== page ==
Travel broadens the mind. At least, we think it does…
Rudyard Kipling: An Englishman Abroad in Beaver
This is a picture of Rudyard Kipling. He's very recognisable. He was already a bit of a celebrity when he visited Beaver, Pennsylvania, at the age of 24. There was a lady involved. Okay, the lady was married. No, there was no hanky-panky. But Kipling liked Mrs Edmonia Hill, a college professor's wife he'd got to know in India. When the lady – 'Ted' to her friends – had to go home to Beaver to convalesce from a bout of meningitis, Kipling resolved to visit her. So he arrived in western Pennsylvania in 1889. They put him up at Beaver College. Yes, there's a Beaver College.
According to a letter Mrs Hill wrote to some friends, Kipling ' has a living room with open fireplace, a spacious bedroom and bath. There is a couch, where I think he spends most of his time, smoking, reading, and meditating, but not doing much writing. He is absorbing the experiences which are so different in Pennsylvania surroundings from his Lahore days.'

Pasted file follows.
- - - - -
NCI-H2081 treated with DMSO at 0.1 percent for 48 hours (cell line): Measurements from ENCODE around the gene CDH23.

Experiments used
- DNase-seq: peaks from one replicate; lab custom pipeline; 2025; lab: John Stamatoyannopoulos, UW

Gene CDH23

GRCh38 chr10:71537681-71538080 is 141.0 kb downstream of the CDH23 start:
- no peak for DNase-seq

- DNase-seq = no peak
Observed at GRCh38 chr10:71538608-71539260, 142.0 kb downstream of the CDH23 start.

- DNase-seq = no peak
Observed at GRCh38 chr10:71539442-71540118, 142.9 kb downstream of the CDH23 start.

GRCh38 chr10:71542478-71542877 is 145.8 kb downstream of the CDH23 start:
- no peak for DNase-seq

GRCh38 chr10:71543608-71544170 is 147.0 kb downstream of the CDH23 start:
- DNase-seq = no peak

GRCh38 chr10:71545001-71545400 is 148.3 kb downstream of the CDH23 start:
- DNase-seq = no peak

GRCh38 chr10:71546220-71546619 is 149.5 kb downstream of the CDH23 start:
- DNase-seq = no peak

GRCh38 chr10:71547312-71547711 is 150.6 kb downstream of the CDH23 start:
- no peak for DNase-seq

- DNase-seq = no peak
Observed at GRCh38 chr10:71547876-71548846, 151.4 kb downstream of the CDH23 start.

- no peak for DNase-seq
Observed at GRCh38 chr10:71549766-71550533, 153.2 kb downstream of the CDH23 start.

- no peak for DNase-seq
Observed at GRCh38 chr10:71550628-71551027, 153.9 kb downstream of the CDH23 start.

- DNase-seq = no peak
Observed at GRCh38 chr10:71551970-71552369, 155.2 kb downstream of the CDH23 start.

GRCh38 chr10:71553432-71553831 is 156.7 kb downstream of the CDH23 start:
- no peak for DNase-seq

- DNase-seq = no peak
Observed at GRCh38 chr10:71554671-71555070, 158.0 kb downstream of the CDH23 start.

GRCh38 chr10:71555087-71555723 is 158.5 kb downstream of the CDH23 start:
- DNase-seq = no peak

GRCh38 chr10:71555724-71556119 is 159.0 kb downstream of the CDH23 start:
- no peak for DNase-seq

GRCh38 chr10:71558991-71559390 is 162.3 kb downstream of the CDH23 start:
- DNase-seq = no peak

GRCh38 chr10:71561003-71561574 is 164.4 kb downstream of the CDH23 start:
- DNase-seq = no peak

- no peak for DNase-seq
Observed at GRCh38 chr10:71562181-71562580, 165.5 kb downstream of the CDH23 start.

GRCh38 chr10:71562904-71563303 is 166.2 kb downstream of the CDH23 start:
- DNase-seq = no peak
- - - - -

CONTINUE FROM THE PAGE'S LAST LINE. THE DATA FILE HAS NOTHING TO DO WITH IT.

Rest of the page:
According to local legend, the Beaver teenagers thought Kipling was an insufferable snob, and beat him up. We cannot verify this legend, but pass it along for completeness' sake.
What did Kipling think of Beaver? Well, he wrote about it. He changed the name to 'Musquash', and claimed it was on the Monongahela instead of the Ohio. As for the name Musquash, we suspect sarcasm, and we're willing to bet he just liked writing 'Monongahela', because, frankly, everybody does.
Here's a bit of his prose:
The golden-rod blazed in the pastures against the green of the mulleins, and the cows picked their way home through the twisted paths between the blackberry bushes. All summer was on the orchards, and the apples – such apples as we dream of when we eat the woolly imitations of Kashmir – were ripe and toothsome…
…Also it was impossible to buy openly any liquor in that little paradise. But – and this is a serious but – you could by procuring a medical certificate get strong drinks from the chemist.
We're glad he didn't go thirsty. And that he liked the apples and blackberries. All in all, it probably wasn't a bad visit. It was also probably as much excitement as Beaver, PA, could stand for one year.